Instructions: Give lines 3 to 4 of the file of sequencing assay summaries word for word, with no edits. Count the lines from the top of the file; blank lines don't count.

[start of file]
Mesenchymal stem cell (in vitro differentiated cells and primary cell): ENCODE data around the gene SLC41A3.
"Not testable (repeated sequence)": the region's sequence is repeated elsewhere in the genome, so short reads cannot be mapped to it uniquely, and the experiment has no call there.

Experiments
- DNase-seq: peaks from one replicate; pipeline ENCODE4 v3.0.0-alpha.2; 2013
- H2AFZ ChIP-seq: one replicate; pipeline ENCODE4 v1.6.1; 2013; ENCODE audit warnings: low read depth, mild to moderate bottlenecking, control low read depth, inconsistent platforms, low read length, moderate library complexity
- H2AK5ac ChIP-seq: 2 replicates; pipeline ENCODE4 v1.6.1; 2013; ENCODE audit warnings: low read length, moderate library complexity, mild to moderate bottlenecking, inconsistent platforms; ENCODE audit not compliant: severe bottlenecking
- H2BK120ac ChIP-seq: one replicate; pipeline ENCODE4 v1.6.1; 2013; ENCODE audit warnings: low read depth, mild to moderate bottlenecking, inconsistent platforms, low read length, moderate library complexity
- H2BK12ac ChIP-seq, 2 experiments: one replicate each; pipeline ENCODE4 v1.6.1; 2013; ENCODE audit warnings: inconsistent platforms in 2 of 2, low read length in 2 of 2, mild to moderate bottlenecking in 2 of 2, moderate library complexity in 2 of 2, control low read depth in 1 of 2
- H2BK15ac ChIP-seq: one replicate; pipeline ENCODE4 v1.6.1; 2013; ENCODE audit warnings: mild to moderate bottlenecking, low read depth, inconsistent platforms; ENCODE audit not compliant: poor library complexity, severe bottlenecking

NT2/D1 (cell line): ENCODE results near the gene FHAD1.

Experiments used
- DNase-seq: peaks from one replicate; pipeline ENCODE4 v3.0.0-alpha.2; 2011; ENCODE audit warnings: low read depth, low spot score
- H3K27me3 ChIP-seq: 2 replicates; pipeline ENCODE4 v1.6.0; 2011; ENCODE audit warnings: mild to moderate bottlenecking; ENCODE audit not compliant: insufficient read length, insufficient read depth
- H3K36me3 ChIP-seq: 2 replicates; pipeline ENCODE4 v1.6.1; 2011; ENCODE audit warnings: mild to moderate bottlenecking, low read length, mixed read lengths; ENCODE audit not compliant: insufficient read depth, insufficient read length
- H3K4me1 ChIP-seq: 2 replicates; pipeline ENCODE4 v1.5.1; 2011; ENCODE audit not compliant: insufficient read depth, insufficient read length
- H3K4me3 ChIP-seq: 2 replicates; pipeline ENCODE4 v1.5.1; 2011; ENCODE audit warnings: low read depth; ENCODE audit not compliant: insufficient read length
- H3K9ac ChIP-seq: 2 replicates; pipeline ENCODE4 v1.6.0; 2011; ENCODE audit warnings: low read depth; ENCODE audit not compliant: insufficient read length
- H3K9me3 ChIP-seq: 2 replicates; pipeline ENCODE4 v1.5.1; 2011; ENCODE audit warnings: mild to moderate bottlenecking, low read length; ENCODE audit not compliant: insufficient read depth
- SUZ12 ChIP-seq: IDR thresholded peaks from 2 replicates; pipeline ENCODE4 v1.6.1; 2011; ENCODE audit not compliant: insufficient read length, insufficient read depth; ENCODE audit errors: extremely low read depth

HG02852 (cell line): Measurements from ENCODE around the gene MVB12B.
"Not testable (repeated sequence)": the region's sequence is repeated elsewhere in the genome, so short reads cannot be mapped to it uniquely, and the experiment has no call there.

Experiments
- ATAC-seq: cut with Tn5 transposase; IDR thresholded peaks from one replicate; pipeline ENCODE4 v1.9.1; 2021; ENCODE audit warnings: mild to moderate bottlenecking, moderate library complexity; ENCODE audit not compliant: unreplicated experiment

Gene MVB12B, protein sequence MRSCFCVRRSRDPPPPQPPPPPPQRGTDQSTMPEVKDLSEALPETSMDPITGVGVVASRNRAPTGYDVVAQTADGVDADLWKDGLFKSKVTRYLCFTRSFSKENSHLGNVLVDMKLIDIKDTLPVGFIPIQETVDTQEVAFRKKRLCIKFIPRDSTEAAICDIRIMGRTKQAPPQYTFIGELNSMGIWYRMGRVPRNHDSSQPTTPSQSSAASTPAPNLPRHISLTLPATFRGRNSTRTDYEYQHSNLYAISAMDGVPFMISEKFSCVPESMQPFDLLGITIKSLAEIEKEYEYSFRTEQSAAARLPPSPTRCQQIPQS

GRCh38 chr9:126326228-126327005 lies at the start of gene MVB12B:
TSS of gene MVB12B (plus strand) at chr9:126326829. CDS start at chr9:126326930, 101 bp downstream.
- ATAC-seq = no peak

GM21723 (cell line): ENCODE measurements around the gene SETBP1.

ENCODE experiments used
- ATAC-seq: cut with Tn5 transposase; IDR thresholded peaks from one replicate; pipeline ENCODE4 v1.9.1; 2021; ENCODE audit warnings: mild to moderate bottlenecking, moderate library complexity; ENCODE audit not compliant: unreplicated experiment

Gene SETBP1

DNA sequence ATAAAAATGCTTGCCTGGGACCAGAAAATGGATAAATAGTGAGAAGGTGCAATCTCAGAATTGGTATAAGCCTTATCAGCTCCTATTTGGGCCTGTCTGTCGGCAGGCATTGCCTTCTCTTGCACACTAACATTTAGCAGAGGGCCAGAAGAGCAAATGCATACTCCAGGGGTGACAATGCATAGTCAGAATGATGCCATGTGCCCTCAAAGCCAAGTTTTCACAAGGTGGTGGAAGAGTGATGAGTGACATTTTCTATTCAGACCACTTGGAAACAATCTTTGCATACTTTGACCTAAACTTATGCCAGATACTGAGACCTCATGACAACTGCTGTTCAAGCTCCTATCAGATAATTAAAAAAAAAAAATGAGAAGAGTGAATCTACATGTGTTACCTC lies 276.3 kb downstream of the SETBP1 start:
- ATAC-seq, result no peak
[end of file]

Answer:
Experiments
- DNase-seq: peaks from one replicate; pipeline ENCODE4 v3.0.0-alpha.2; 2013